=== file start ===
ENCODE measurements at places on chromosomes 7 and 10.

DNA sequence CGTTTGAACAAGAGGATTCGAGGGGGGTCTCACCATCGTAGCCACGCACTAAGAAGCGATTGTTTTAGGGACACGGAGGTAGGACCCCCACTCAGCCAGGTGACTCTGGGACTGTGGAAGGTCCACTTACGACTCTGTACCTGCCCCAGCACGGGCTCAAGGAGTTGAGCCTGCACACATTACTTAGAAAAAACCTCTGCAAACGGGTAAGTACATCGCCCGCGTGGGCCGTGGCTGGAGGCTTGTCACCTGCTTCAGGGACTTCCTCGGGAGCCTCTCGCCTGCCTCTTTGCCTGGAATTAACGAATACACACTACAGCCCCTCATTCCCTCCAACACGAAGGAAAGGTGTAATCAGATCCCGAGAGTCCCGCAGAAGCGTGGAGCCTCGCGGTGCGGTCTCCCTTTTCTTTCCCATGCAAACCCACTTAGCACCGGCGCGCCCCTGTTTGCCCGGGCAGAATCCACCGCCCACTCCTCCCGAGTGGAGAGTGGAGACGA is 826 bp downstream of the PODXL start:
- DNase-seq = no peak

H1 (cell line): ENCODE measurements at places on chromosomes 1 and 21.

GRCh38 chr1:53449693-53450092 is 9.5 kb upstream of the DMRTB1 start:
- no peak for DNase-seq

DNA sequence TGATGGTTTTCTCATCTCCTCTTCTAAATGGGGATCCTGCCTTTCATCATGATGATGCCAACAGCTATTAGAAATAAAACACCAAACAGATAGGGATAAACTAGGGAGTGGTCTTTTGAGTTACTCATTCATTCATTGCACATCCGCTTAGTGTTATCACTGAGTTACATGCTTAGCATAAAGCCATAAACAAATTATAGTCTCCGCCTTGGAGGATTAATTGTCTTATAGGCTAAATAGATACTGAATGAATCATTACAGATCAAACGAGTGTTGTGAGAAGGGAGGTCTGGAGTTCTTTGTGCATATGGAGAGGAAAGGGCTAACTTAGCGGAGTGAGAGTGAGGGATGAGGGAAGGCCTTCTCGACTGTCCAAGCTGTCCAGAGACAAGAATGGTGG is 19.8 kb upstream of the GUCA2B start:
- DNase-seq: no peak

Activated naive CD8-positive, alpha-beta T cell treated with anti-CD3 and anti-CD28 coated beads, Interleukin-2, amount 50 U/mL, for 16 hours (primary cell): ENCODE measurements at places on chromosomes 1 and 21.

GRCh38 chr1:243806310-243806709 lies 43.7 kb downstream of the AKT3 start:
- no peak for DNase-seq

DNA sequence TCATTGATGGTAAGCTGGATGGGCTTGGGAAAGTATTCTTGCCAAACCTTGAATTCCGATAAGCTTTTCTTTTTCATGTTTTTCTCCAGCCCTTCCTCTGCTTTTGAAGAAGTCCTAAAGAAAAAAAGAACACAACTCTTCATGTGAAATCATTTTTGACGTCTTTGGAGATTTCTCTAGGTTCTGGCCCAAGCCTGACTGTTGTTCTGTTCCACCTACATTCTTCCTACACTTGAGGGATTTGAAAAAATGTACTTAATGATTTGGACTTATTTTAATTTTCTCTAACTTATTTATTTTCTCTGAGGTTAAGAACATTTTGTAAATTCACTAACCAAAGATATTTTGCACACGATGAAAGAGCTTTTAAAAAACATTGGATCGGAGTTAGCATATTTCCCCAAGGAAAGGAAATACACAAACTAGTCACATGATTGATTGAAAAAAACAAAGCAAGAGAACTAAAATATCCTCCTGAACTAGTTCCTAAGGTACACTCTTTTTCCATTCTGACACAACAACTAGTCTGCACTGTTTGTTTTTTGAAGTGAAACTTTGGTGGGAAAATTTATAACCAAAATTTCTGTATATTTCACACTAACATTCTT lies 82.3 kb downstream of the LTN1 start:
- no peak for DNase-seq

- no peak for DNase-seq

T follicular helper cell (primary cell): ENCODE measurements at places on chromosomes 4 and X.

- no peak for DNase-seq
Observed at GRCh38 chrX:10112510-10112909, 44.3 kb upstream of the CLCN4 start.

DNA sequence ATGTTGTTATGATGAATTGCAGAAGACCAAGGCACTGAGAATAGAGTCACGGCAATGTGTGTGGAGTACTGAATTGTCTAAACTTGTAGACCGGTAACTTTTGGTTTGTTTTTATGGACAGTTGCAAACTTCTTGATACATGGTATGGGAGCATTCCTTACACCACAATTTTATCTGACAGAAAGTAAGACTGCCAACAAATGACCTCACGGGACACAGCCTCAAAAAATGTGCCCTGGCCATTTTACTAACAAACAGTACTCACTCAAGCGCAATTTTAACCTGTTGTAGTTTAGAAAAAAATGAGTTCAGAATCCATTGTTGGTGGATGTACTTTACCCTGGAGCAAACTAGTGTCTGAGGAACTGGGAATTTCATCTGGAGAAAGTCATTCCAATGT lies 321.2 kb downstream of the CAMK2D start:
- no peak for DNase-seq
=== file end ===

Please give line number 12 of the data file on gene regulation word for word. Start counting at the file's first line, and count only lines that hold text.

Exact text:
DNA sequence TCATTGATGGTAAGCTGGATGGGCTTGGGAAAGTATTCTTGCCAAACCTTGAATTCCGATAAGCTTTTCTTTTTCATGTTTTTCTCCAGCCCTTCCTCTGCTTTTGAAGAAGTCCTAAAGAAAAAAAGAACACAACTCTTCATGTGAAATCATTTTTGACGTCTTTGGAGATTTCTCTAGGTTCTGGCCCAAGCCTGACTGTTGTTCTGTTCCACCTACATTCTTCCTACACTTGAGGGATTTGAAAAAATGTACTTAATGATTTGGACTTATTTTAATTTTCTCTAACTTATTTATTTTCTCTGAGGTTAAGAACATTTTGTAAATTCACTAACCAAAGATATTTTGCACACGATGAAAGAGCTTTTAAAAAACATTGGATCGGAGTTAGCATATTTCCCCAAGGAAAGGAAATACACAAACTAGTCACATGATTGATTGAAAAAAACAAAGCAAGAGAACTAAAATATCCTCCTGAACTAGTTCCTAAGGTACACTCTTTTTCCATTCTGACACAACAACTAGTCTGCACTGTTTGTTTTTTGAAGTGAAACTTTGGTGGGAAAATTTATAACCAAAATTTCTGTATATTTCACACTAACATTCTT lies 82.3 kb downstream of the LTN1 start: